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1-D Fully Developed Turbulent Pipe flow

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Old   January 14, 2020, 19:01
Default 1-D Fully Developed Turbulent Pipe flow
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Sharat Chandrasekhar
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Is it possible to obtain meaningful velocity profiles for fully developed pipe flow with one-dimensional (radial coordinate only) finite difference simulations using the k-epsilon class of turbulence models ?

I know that this can and has been done using mixing length models, but wanted to check with the experts on this forum before embarking on a fool's errand.

Thanks
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Old   January 14, 2020, 21:52
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Quote:
Originally Posted by RruffPaw View Post
Is it possible to obtain meaningful velocity profiles for fully developed pipe flow with one-dimensional (radial coordinate only) finite difference simulations using the k-epsilon class of turbulence models ?

I know that this can and has been done using mixing length models, but wanted to check with the experts on this forum before embarking on a fool's errand.

Thanks
I am not sure to understand what do you mean for “pipe flow” and 1D radial direction... Do you want to express the velocity law U+(r+)? This is a classical theory, why do you want to use FDM?
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Old   January 15, 2020, 06:53
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Is it possible to obtain meaningful velocity profiles for fully developed pipe flow with one-dimensional (radial coordinate only) finite difference simulations using the k-epsilon class of turbulence models ?
Yes. It may not be particularly informative with respect to the velocity profile though because it will simply follow from a linear shear stress. If you know the wall stress from your boundary conditions then the details of the turbulence model becomes irrelevant to the velocity profile.
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Old   January 16, 2020, 16:33
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It can be done, and I actually suggest it as a useful toy model to learn dealing with turbulence models and/or wall functions.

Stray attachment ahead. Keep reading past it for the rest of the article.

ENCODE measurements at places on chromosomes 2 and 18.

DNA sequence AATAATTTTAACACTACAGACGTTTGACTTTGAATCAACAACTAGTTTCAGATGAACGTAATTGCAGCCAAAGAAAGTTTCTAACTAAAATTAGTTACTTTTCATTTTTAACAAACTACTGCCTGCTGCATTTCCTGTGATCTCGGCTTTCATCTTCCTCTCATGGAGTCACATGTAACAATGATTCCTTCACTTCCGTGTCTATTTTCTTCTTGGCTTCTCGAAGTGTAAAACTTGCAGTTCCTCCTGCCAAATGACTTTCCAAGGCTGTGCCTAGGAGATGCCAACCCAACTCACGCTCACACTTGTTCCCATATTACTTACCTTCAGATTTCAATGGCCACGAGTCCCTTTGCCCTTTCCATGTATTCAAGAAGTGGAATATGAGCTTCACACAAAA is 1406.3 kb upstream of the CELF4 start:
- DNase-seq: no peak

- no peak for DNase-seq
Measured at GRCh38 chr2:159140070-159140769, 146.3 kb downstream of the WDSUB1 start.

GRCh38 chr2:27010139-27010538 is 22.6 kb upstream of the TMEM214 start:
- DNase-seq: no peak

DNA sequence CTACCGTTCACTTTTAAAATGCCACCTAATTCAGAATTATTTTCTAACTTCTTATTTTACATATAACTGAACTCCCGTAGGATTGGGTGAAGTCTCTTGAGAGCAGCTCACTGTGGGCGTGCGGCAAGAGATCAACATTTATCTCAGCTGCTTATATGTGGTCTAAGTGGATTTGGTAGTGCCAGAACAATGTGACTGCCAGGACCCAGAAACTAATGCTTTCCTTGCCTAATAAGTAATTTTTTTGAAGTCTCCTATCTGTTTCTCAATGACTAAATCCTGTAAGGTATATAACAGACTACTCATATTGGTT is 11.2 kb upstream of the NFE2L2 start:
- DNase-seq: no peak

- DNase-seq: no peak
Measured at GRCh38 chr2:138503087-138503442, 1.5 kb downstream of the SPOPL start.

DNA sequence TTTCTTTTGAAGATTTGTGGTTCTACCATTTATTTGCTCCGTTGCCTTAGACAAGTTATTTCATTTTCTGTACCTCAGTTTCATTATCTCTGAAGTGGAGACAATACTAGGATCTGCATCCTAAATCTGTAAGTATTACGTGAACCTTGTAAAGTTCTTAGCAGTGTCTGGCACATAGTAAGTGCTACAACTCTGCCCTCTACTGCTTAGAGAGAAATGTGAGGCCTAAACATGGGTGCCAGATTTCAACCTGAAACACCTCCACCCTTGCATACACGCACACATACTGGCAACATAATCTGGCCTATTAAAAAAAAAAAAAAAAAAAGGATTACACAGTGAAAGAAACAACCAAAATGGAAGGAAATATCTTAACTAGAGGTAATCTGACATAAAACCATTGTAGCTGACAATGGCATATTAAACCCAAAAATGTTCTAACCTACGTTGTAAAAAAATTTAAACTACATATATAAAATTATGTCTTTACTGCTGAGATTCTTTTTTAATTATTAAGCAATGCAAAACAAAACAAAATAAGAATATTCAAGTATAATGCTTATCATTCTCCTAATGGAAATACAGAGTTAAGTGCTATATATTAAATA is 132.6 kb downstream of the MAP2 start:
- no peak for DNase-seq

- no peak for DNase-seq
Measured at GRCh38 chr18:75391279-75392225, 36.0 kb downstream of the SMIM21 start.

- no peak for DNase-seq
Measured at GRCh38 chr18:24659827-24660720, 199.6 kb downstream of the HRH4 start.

The same holds, obviously, for other simple settings, like the simpler channel or the boundary layer.

The latter however is more interesting because it is the basis for some wall function approaches.

However, it depends from what you want to do.

Along the same lines, if you extend the approach to the 2D section you can use it as inflow generator (but to be useful you would need it for unstructured 2D grids)
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Old   January 16, 2020, 18:10
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I am not sure to understand what do you mean for “pipe flow” and 1D radial direction... Do you want to express the velocity law U+(r+)? This is a classical theory, why do you want to use FDM?
Hello, I'm trying to solve for the complete velocity profile, not just the near wall region, in a concentric annulus.
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Old   January 16, 2020, 18:13
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Yes. It may not be particularly informative with respect to the velocity profile though because it will simply follow from a linear shear stress. If you know the wall stress from your boundary conditions then the details of the turbulence model becomes irrelevant to the velocity profile.
What I'm actually trying to do is construct the complete velocity profile in a concentric annulus. I know the flow rate and hence the Reynolds number based on the bulk velocity. So, the wall shear stress must follow from mass conservation for which I need to integrate the entire velocity profile over the domain.
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Old   January 16, 2020, 18:14
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It can be done, and I actually suggest it as a useful toy model to learn dealing with turbulence models and/or wall functions.

The same holds, obviously, for other simple settings, like the simpler channel or the boundary layer.

The latter however is more interesting because it is the basis for some wall function approaches.

However, it depends from what you want to do.

Along the same lines, if you extend the approach to the 2D section you can use it as inflow generator (but to be useful you would need it for unstructured 2D grids)
Thanks! It will be nice to see how it compares to the Mixing Length model which is actually not bad for confined flow in conduits.
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Old   January 17, 2020, 06:03
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Consider that for the k-epsilon family of models you are going to need a wall function, even if in 1D. So, what you will see is how this performs more than how the k-epsilon performs. As a matter of fact, most wf models actually mimic the mixing length model, so you might not see any specific difference.

Maybe try the k-omega family or the Spalart-Allmaras.
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